In Sunday's (March 4) letter regarding the Crum and Thatcher annexations and development the author says, "I feel if built as advertised it should help traffic and give added tax base to both the city and the county." I don't know what advertising the author refers to, but wish to provide some facts to the story -- so that citizens know the truth about Frederick city's northern development that might not be as transparent as the advertising.

Frederick city annexation would not increase number of homes

Project would increase tax revenue, developers say
Gazette
Katherine Heerbrandt
02/03/2012
The developer of 285 acres of farmland in northern Frederick is seeking another 250 acres from the city, according to land use attorney Bruce Dean. However, the developer of Crumland Farm does not intend to increase the number of houses or commercial space it originally planned. In 2009, the city annexed 235 acres of the Crumland Farm property along U.S. Route 15, which is projected for as much as 1,200 homes and 1.3 million square feet of commercial space. Plans have not changed, but the additional acreage decreases the number of homes per acre from 9.2 to 4.5, and increases the percentage of open space from 26 percent to 30 percent. The new annexation request increases the number of single-family detached houses and townhomes and decreases the number of multi-family homes. The original plan called for 300 single-family homes, 150 townhomes, and 750 multi-family homes, while the combined annexation plan calls for 700 single-family homes, 300 townhomes and 200 multi-family homes.

Annexed farmland clear for developing

Frederick News Post
Pete McCarthy
01/27/2012
The City of Frederick is about to gain some acres. For more than a year, two large farms just north of the city have been approved for annexation, but the city and previous county officials disagreed on zoning so developers were told they would have to wait five years. The Board of County Commissioners voted Thursday to end that mandatory waiting period and allow the developers to proceed immediately. The two farms -- known as the Crum and Thatcher properties -- total nearly 400 acres. Both are north of the city limits along U.S. 15. Frederick Mayor Randy McClement was at Thursday's meeting and called the commissioners' decision a positive one for the city. "We need the growth area," McClement said.

Judge to revisit Frederick annexations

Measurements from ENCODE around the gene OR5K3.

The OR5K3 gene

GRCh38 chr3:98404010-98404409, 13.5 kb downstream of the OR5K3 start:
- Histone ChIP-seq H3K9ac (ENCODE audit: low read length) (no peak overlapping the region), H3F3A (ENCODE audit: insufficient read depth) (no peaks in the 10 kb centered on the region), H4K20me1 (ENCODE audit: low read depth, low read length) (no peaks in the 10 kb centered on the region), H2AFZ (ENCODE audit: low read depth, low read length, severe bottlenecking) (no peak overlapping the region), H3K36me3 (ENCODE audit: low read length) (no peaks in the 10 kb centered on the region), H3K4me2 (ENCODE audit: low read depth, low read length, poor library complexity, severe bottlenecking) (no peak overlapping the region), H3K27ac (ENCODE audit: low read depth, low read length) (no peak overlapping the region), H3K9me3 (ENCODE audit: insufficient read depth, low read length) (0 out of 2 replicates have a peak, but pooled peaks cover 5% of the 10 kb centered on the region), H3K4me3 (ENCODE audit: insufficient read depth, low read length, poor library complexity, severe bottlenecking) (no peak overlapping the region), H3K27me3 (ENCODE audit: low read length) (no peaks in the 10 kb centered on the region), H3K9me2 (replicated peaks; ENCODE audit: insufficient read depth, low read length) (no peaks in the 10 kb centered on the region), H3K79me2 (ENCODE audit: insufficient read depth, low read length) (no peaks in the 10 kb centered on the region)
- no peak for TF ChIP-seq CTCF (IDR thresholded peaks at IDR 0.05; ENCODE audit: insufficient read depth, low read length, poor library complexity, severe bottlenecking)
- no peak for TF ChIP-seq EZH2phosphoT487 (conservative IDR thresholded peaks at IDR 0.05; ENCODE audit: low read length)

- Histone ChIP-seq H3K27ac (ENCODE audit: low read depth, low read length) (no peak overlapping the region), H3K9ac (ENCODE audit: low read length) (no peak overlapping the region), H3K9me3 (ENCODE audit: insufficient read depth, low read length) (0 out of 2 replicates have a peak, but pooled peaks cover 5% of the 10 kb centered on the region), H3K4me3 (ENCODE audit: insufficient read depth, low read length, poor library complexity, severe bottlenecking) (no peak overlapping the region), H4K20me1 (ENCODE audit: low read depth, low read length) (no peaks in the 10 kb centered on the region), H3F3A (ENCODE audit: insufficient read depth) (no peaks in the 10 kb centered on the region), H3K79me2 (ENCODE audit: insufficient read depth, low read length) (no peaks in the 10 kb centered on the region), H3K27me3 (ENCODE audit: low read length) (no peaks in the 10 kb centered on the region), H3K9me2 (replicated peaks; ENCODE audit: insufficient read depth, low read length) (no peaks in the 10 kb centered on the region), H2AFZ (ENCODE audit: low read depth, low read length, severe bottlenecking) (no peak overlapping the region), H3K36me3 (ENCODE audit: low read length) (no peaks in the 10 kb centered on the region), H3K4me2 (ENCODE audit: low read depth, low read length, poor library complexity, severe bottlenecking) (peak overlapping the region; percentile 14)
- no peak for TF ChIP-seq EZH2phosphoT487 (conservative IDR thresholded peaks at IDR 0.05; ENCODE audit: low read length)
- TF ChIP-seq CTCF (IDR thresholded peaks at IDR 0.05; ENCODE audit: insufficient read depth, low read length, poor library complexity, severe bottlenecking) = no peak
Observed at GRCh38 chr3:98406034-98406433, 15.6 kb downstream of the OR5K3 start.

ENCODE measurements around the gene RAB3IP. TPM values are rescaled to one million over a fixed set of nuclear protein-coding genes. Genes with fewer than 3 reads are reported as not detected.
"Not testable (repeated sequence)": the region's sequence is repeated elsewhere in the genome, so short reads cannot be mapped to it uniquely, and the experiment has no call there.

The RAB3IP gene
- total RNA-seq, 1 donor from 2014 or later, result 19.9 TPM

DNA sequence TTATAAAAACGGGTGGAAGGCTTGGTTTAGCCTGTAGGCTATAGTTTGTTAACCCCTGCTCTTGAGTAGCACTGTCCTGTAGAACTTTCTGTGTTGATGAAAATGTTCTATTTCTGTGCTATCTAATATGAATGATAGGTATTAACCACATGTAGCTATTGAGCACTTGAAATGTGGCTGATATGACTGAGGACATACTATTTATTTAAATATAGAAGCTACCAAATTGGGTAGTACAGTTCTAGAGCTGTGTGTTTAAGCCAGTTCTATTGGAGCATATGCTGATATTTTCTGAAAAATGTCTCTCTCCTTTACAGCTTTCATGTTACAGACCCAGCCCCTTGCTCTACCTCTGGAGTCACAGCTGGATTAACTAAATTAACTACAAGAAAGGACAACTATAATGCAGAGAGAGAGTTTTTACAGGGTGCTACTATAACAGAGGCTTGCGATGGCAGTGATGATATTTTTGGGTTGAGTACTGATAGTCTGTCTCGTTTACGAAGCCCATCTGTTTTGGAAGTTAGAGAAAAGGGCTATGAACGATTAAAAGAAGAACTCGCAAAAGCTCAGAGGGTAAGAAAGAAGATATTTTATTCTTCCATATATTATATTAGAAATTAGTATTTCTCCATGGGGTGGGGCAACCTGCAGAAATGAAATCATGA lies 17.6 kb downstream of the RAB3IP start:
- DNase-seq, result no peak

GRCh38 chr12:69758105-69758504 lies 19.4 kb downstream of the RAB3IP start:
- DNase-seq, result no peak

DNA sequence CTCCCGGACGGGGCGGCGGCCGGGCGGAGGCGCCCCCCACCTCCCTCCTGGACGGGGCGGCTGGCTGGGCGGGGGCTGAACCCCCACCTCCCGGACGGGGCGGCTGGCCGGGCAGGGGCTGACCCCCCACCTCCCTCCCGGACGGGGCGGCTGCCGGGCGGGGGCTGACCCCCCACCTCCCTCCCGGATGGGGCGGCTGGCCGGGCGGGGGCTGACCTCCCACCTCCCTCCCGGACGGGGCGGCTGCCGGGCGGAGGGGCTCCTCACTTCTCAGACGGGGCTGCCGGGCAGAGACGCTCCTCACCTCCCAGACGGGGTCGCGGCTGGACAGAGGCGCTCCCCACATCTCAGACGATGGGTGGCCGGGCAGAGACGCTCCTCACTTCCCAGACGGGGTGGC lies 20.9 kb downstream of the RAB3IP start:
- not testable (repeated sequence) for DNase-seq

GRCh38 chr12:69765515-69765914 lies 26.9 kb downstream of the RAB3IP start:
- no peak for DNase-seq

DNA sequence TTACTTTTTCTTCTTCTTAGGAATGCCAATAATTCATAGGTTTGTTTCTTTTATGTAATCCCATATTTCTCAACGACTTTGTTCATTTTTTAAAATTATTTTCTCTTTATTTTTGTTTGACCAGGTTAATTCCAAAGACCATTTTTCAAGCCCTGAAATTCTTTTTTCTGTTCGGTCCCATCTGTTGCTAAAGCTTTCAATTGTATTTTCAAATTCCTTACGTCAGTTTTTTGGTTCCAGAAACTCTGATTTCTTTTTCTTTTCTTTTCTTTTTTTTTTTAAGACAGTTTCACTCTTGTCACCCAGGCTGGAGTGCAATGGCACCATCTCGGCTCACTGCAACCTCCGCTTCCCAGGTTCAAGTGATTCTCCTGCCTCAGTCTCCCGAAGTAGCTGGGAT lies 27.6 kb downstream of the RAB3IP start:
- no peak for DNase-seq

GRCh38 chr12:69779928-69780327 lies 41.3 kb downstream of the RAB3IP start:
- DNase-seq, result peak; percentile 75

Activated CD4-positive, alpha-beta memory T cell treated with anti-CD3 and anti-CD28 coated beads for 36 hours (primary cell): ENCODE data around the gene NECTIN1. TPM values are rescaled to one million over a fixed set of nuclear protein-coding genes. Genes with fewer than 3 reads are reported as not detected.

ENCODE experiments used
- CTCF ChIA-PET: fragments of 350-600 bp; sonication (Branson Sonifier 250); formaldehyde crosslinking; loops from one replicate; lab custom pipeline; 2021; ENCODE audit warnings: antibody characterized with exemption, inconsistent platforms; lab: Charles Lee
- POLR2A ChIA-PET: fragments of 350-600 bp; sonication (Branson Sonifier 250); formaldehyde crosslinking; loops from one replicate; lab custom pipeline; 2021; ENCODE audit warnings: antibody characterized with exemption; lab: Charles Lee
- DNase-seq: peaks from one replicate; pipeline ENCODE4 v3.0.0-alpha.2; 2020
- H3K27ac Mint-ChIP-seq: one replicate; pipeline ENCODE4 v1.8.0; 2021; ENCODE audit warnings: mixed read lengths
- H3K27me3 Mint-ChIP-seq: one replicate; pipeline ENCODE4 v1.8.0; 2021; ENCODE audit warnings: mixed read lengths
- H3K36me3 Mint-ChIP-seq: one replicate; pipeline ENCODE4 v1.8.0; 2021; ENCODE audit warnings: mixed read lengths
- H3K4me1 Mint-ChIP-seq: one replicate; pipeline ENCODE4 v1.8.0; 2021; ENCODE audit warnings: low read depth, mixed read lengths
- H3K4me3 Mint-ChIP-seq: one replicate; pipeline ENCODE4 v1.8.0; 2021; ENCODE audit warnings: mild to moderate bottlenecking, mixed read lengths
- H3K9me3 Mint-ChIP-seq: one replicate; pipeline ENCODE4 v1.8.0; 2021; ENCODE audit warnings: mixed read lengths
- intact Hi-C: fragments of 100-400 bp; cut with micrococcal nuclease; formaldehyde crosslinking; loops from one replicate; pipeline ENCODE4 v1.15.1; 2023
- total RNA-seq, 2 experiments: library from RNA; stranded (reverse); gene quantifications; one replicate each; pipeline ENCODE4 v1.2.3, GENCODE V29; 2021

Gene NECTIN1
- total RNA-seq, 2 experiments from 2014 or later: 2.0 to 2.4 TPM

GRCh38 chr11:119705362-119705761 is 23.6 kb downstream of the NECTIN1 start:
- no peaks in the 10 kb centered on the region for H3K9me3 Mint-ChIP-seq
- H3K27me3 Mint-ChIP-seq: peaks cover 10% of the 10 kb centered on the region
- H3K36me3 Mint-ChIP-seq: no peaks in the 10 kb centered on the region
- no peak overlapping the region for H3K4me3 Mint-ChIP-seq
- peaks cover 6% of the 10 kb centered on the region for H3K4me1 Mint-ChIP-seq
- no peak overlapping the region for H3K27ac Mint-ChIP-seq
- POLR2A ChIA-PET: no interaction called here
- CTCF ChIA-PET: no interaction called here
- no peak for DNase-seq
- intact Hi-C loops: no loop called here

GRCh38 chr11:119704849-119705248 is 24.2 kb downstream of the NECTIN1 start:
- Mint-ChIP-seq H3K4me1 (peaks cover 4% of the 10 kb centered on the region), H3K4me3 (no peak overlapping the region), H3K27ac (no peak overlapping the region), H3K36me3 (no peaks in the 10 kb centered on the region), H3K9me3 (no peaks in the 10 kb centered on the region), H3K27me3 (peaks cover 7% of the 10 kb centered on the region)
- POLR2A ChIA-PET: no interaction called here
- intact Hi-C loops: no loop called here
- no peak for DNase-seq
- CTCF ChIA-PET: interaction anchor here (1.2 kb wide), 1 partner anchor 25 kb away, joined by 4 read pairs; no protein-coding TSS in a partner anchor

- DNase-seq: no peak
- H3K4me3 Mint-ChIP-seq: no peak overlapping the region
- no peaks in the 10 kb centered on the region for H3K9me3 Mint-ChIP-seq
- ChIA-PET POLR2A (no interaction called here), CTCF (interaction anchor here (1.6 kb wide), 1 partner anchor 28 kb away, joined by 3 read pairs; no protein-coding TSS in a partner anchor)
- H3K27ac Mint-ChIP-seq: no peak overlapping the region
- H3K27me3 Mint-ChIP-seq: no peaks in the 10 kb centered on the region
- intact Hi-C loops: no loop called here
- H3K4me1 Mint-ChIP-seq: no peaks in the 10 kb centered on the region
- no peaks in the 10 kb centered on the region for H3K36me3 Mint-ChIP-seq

Frederick News Post
Patti S. Borda
11/23/2010
Frederick's 2009 annexation of 436 acres continues to play out in the courts since an injunction was filed earlier this year by Friends of Frederick County. Friends filed a motion for summary judgment on the grounds that two annexations under the last city administration failed to comply with state law. City Attorney Saundra Nickols said Monday she had not seen the latest motion, but the city would certainly not agree the annexation was illegal. In September 2009, the city voted to annex 285 acres of the Crum Farm at U.S. 15 and Willowdale Drive, and 110 acres bounded by Biggs Ford Road, the Monocacy River and U.S. 15 known as the Thatcher Farm. In each of those annexations, Friends of Frederick County's motion claims that the city failed to prepare an annexation plan, zoning limitations and charter amendments. "Failure to meet these requirements, or any one of these requirements, invalidates the annexation," the motion states.

Candidates clash at final forum

Frederick News Post
Meg Tully
10/27/2010
In a last-minute push for votes, candidates at a Tuesday night Frederick County commissioner forum went into attack mode on some of the biggest issues facing the county. Candidates disagreed on the effects of land use policy, how much the budget has been cut and whether the next board should reverse a decision to build a regional waste-to-energy trash incinerator. Ten candidates are running for five slots on the commissioners board.

Frederick County commissioners united against annexations

Gazette
Sherry Greenfield
10/09/2009
The Frederick County Commissioners have fought over illegal immigration, haggled over the incinerator and stood divided when it came to government spending. But for what could be the first time in recent history, the five-member board stands united on an issue that has erupted in the county — the City of Frederick's annexation of the Crumland and Thatcher farms, on U.S. Route 15. Regardless of political affiliation and partisan interests, the five stand together in their fight against the annexations.

City reaches settlement, acquires land for park

Frederick News Post
Adam Behsudi
02/05/2009